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Sawada & Grano (2009) (S&G) note that measure phrases (such as _2 meetoru_ "2 meters" and _5 do_ "5 degrees") in Japanese exhibit an asymmetry in interpretation when they occur with open-scale and (lower) closed-scale gradable adjectives: (1) (open-scale) Kono tana-wa 2-meetoru takai. this shelf-TOP 2-meter tall 'This shelf is 2 meters tallER (than some contextually salient shelf).' NOT: 'This shelf is 2 meters tall.' (2) (closed-scale) Kono sao-wa 5-do magat-te iru. This rod-TOP 5-degree bent 'This rod is 5 degrees bent.' NOT: 'This rod is 5 degrees MORE bent (than some contextually salient rod).' As can be seen in (1) and (2), an open-scale adjective induces a context dependent interpretation whereas a closed-scale adjective induces a context independent interpretation. S&G's analysis posits distinct invisible operators, one for cases like (1) and the other for cases like (2), to account for this asymmetry. I show that S&G's analysis suffers from both empirical and theoretical shortcomings. I propose an alternative analysis that eliminates the spurious distinction of the two invisible operators and show that this simpler analysis automatically solves all of the problems of S&G's analysis.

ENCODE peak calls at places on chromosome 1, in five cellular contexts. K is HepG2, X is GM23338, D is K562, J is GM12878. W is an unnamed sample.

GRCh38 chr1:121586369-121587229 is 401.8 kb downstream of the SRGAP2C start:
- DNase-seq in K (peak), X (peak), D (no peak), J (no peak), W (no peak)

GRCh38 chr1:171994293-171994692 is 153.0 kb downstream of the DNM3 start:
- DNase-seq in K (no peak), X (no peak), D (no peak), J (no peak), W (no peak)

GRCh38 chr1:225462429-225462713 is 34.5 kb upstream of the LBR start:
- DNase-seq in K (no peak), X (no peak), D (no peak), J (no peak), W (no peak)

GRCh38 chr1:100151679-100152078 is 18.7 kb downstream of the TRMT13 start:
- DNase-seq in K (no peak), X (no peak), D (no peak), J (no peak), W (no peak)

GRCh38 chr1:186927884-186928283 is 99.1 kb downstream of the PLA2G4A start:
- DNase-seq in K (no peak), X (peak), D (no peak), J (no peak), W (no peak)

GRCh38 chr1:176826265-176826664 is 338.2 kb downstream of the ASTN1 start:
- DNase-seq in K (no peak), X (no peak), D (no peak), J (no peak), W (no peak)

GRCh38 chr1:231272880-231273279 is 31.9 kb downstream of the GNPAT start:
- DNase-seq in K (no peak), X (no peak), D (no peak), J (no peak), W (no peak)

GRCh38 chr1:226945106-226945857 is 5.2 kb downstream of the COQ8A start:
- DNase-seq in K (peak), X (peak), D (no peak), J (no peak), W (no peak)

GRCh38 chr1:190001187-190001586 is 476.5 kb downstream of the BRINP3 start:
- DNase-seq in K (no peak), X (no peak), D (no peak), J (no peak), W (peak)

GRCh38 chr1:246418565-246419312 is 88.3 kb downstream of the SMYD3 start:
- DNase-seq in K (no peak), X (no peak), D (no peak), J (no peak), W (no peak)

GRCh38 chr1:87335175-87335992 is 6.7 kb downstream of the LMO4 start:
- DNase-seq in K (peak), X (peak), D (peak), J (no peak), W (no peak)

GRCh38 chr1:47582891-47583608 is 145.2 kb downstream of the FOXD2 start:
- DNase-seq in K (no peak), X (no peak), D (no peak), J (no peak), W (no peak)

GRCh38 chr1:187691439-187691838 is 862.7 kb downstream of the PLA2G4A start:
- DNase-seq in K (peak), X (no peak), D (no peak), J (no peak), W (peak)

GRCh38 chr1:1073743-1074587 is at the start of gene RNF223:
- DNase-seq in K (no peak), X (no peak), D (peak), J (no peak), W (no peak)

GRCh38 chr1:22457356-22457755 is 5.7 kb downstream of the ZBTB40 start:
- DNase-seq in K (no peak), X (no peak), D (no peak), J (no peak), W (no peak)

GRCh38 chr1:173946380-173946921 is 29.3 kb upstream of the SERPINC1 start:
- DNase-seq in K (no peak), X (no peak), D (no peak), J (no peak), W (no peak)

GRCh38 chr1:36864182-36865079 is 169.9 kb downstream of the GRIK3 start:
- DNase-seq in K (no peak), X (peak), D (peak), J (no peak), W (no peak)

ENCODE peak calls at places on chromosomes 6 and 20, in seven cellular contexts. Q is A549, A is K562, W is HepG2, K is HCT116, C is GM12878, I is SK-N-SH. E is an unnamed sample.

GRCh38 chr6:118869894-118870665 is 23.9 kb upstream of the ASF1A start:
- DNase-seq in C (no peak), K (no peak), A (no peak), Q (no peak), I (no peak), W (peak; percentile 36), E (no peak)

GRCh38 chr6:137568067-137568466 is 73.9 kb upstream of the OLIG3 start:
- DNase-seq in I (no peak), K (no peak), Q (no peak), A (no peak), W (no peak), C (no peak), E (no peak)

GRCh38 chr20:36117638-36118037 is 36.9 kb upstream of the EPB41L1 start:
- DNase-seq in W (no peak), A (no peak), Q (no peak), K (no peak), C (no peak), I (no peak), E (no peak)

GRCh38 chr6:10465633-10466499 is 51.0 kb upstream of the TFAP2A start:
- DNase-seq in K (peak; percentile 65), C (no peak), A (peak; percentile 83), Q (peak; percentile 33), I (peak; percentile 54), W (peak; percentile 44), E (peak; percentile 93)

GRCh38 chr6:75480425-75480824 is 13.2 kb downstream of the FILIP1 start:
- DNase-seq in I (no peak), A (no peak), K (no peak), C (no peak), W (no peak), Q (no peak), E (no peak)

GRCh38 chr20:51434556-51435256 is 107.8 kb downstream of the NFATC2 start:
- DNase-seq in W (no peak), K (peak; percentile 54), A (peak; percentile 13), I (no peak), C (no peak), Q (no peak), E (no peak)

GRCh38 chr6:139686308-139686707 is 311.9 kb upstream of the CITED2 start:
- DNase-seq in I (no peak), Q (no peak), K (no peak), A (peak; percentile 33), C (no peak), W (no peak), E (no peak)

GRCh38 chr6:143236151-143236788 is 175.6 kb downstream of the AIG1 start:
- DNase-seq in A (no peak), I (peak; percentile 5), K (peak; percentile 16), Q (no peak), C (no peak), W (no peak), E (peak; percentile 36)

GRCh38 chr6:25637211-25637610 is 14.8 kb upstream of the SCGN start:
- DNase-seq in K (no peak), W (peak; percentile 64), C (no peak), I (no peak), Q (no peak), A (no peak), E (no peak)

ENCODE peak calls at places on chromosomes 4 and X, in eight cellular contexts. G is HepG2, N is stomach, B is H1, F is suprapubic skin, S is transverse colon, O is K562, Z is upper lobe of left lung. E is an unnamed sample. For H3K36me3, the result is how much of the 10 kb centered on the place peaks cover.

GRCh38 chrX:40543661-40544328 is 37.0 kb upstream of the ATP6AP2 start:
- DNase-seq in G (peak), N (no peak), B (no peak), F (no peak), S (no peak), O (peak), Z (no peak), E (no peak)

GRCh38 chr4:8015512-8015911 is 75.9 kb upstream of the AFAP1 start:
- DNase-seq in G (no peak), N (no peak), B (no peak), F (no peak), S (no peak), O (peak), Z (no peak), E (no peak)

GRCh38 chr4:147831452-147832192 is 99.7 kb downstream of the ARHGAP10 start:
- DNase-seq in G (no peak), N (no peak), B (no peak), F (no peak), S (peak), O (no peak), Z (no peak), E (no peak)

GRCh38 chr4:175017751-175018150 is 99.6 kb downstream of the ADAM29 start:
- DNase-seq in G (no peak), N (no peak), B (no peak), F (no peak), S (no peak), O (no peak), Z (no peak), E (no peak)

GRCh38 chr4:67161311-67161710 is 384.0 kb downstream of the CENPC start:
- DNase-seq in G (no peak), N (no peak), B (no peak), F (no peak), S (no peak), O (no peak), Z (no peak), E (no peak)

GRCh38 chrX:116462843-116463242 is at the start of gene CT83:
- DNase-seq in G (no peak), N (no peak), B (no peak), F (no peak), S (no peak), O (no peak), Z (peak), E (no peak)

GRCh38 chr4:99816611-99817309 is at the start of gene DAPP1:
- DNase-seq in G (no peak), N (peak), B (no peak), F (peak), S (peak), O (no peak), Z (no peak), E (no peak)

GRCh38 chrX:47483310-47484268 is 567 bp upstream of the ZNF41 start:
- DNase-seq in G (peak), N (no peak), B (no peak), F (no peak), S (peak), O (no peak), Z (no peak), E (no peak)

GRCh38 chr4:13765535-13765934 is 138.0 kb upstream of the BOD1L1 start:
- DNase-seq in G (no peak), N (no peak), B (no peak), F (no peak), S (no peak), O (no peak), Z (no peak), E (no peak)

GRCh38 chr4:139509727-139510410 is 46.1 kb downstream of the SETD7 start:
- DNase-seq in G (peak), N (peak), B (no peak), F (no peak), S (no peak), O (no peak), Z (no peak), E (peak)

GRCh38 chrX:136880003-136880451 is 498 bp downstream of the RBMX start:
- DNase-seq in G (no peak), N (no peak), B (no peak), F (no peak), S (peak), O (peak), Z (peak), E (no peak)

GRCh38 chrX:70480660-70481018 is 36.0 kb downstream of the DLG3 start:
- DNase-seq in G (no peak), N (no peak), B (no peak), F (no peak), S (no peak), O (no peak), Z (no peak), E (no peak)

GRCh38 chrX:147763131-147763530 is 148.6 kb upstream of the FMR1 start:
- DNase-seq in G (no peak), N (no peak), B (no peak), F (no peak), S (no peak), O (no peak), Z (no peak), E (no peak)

Semantics Research Group
Last modified: 2009-08-13 22:33:40 JST